NEW YORK CHAMBER MUSIC SOCIETY
CAROLYN BEEBE, Pianist and Director
PIERRE HENRIOTTE, 1st Violin
SCIPIONE GUIDI, 2nd Violin
SAMUEL LIFSCHEY, Viola
PAUL KEFER, 'Cellist
EMIL MIX, Double Bass
GUSTAVE LANGENUS, Clarinet
WILLIAM KINCAID, Flute
HENRI DE BOSSCHER, Oboe
UGO: SAVOLINI, Bassoon
JOSEPH FRANZL, French Horn
This distinguished organization will appear
in a program of ensemble combinations. The
Press of the country is unanimous in theik
words of commendation, typical of which is the
following quotation from the New York Sun:
"For one happy, too rareevening, the, music
for its own sake holds the stage; the listening
ear and what soul one is permitted 'to retain in
these materialistic days. Playing admirably,
the Society, holds a unique position in the local
concert field. Miss Beebe played delightfully,
while her associates gave her valuable service
in the ensemble."

ESTABLISHED 1857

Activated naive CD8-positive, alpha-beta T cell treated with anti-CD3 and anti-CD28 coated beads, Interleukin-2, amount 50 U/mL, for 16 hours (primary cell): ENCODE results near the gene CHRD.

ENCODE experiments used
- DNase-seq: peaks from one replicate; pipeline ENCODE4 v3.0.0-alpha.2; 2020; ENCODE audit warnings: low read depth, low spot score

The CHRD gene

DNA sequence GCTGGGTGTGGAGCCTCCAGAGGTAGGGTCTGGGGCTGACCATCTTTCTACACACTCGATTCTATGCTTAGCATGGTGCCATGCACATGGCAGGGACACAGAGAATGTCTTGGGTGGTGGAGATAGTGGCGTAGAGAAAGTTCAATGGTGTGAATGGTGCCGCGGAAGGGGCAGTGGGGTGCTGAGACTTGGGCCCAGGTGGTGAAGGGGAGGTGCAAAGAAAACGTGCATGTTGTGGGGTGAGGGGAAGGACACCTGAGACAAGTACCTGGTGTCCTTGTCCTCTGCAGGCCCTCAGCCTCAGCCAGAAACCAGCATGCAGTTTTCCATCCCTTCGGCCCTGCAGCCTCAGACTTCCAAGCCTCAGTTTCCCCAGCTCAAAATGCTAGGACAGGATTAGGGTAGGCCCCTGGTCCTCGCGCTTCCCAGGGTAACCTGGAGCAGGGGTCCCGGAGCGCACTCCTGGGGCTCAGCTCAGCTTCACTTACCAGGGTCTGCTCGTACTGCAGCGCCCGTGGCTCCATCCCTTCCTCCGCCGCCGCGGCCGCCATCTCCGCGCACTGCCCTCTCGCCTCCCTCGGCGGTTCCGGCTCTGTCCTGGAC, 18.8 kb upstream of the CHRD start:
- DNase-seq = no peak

MAIL
ORDERS
PRiPTLY
IILLED

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9

Chase Sykes and Horace L. Davis.
will leave the first part of November
for Texas, where they will give a
tournee of joint concerts. They were.
both Prominent in University affairs.
Mr. Davis was leader of the Univer-
sity Glee club a few years ago. He
spent two years in Italy studying
voice and also served in the army in
France for two years. At the pres-
ent time he is in Chicago.,
The University School of Music
Girls' Glee club will hold' try-outs.
from 4:30 to 5:30 o'clock Thursday in
Mr. Lockwood's studio in the School
of Music. This club is exclusively for
School of Music 'girls.
Additional pianos are being install-
ed today in the practice studios of the
School of Music anex. . The building
has been used for the past two years
for Red Cross purposes. Owing to the
large enrollment in the school this
season it'has been necessary to use